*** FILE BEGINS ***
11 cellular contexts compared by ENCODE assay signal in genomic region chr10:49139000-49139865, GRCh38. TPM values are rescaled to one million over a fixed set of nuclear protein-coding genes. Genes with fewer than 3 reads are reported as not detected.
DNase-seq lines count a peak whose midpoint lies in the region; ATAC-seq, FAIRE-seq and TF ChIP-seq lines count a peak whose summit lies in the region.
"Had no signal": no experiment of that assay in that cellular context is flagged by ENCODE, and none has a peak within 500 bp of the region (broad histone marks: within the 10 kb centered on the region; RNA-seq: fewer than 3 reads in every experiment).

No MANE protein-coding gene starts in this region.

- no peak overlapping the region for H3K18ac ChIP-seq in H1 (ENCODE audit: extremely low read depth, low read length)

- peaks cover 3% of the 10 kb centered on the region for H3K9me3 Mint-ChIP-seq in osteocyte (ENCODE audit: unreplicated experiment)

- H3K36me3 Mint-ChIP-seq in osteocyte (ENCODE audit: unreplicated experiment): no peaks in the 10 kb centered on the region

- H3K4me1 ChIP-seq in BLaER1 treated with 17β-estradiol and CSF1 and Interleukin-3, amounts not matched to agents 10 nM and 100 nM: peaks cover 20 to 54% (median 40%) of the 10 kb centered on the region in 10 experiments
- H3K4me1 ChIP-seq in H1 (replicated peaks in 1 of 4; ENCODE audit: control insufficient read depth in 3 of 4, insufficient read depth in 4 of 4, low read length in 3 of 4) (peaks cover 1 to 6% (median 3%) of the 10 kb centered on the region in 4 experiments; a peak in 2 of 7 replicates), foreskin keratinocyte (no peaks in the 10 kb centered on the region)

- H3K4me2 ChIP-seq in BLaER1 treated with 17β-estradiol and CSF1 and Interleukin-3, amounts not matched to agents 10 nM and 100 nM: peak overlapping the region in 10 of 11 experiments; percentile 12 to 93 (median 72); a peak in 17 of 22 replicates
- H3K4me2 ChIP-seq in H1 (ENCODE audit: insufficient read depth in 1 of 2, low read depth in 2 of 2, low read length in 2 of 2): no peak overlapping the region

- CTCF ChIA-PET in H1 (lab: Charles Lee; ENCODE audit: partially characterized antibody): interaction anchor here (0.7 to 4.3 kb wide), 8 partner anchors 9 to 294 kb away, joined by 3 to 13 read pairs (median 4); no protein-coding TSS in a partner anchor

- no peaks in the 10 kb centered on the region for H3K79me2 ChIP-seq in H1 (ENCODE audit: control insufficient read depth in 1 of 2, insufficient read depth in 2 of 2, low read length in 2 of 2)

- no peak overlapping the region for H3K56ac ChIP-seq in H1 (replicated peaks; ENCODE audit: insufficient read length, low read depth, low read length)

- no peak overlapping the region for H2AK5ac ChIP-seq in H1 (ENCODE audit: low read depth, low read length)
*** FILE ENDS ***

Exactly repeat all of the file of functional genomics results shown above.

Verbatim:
11 cellular contexts compared by ENCODE assay signal in genomic region chr10:49139000-49139865, GRCh38. TPM values are rescaled to one million over a fixed set of nuclear protein-coding genes. Genes with fewer than 3 reads are reported as not detected.
DNase-seq lines count a peak whose midpoint lies in the region; ATAC-seq, FAIRE-seq and TF ChIP-seq lines count a peak whose summit lies in the region.
"Had no signal": no experiment of that assay in that cellular context is flagged by ENCODE, and none has a peak within 500 bp of the region (broad histone marks: within the 10 kb centered on the region; RNA-seq: fewer than 3 reads in every experiment).

No MANE protein-coding gene starts in this region.

- no peak overlapping the region for H3K18ac ChIP-seq in H1 (ENCODE audit: extremely low read depth, low read length)

- peaks cover 3% of the 10 kb centered on the region for H3K9me3 Mint-ChIP-seq in osteocyte (ENCODE audit: unreplicated experiment)

- H3K36me3 Mint-ChIP-seq in osteocyte (ENCODE audit: unreplicated experiment): no peaks in the 10 kb centered on the region

- H3K4me1 ChIP-seq in BLaER1 treated with 17β-estradiol and CSF1 and Interleukin-3, amounts not matched to agents 10 nM and 100 nM: peaks cover 20 to 54% (median 40%) of the 10 kb centered on the region in 10 experiments
- H3K4me1 ChIP-seq in H1 (replicated peaks in 1 of 4; ENCODE audit: control insufficient read depth in 3 of 4, insufficient read depth in 4 of 4, low read length in 3 of 4) (peaks cover 1 to 6% (median 3%) of the 10 kb centered on the region in 4 experiments; a peak in 2 of 7 replicates), foreskin keratinocyte (no peaks in the 10 kb centered on the region)

- H3K4me2 ChIP-seq in BLaER1 treated with 17β-estradiol and CSF1 and Interleukin-3, amounts not matched to agents 10 nM and 100 nM: peak overlapping the region in 10 of 11 experiments; percentile 12 to 93 (median 72); a peak in 17 of 22 replicates
- H3K4me2 ChIP-seq in H1 (ENCODE audit: insufficient read depth in 1 of 2, low read depth in 2 of 2, low read length in 2 of 2): no peak overlapping the region

- CTCF ChIA-PET in H1 (lab: Charles Lee; ENCODE audit: partially characterized antibody): interaction anchor here (0.7 to 4.3 kb wide), 8 partner anchors 9 to 294 kb away, joined by 3 to 13 read pairs (median 4); no protein-coding TSS in a partner anchor

- no peaks in the 10 kb centered on the region for H3K79me2 ChIP-seq in H1 (ENCODE audit: control insufficient read depth in 1 of 2, insufficient read depth in 2 of 2, low read length in 2 of 2)

- no peak overlapping the region for H3K56ac ChIP-seq in H1 (replicated peaks; ENCODE audit: insufficient read length, low read depth, low read length)

- no peak overlapping the region for H2AK5ac ChIP-seq in H1 (ENCODE audit: low read depth, low read length)